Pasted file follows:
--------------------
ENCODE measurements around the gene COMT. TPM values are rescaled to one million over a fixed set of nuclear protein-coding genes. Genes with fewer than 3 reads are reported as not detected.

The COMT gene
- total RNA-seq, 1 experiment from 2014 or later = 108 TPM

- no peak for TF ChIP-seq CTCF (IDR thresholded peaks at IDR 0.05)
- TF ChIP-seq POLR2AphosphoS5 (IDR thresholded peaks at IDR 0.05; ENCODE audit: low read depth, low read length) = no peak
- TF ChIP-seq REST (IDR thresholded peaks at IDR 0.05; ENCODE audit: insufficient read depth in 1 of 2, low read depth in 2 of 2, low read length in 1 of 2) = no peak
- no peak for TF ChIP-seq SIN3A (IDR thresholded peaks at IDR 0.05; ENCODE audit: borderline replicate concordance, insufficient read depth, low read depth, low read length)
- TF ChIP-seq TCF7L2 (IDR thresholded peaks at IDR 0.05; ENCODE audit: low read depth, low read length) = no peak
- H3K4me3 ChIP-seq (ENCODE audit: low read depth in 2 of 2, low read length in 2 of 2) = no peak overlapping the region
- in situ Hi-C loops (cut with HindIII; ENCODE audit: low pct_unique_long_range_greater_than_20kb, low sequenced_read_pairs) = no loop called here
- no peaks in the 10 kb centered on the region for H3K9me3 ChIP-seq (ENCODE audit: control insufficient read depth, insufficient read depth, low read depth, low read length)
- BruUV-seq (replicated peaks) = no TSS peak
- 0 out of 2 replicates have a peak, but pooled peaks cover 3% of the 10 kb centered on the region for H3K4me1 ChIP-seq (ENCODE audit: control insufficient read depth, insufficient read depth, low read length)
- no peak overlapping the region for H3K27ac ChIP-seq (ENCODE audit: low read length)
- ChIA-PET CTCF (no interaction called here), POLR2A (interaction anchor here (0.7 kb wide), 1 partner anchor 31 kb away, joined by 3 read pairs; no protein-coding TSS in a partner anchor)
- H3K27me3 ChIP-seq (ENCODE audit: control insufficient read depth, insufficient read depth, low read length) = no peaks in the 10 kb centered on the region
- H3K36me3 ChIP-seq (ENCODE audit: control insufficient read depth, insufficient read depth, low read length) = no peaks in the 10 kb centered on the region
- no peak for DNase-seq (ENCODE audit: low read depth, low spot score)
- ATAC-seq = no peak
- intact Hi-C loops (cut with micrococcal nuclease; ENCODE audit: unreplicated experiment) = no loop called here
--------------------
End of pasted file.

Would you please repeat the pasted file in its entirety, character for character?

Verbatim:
ENCODE measurements around the gene COMT. TPM values are rescaled to one million over a fixed set of nuclear protein-coding genes. Genes with fewer than 3 reads are reported as not detected.

The COMT gene
- total RNA-seq, 1 experiment from 2014 or later = 108 TPM

- no peak for TF ChIP-seq CTCF (IDR thresholded peaks at IDR 0.05)
- TF ChIP-seq POLR2AphosphoS5 (IDR thresholded peaks at IDR 0.05; ENCODE audit: low read depth, low read length) = no peak
- TF ChIP-seq REST (IDR thresholded peaks at IDR 0.05; ENCODE audit: insufficient read depth in 1 of 2, low read depth in 2 of 2, low read length in 1 of 2) = no peak
- no peak for TF ChIP-seq SIN3A (IDR thresholded peaks at IDR 0.05; ENCODE audit: borderline replicate concordance, insufficient read depth, low read depth, low read length)
- TF ChIP-seq TCF7L2 (IDR thresholded peaks at IDR 0.05; ENCODE audit: low read depth, low read length) = no peak
- H3K4me3 ChIP-seq (ENCODE audit: low read depth in 2 of 2, low read length in 2 of 2) = no peak overlapping the region
- in situ Hi-C loops (cut with HindIII; ENCODE audit: low pct_unique_long_range_greater_than_20kb, low sequenced_read_pairs) = no loop called here
- no peaks in the 10 kb centered on the region for H3K9me3 ChIP-seq (ENCODE audit: control insufficient read depth, insufficient read depth, low read depth, low read length)
- BruUV-seq (replicated peaks) = no TSS peak
- 0 out of 2 replicates have a peak, but pooled peaks cover 3% of the 10 kb centered on the region for H3K4me1 ChIP-seq (ENCODE audit: control insufficient read depth, insufficient read depth, low read length)
- no peak overlapping the region for H3K27ac ChIP-seq (ENCODE audit: low read length)
- ChIA-PET CTCF (no interaction called here), POLR2A (interaction anchor here (0.7 kb wide), 1 partner anchor 31 kb away, joined by 3 read pairs; no protein-coding TSS in a partner anchor)
- H3K27me3 ChIP-seq (ENCODE audit: control insufficient read depth, insufficient read depth, low read length) = no peaks in the 10 kb centered on the region
- H3K36me3 ChIP-seq (ENCODE audit: control insufficient read depth, insufficient read depth, low read length) = no peaks in the 10 kb centered on the region
- no peak for DNase-seq (ENCODE audit: low read depth, low spot score)
- ATAC-seq = no peak
- intact Hi-C loops (cut with micrococcal nuclease; ENCODE audit: unreplicated experiment) = no loop called here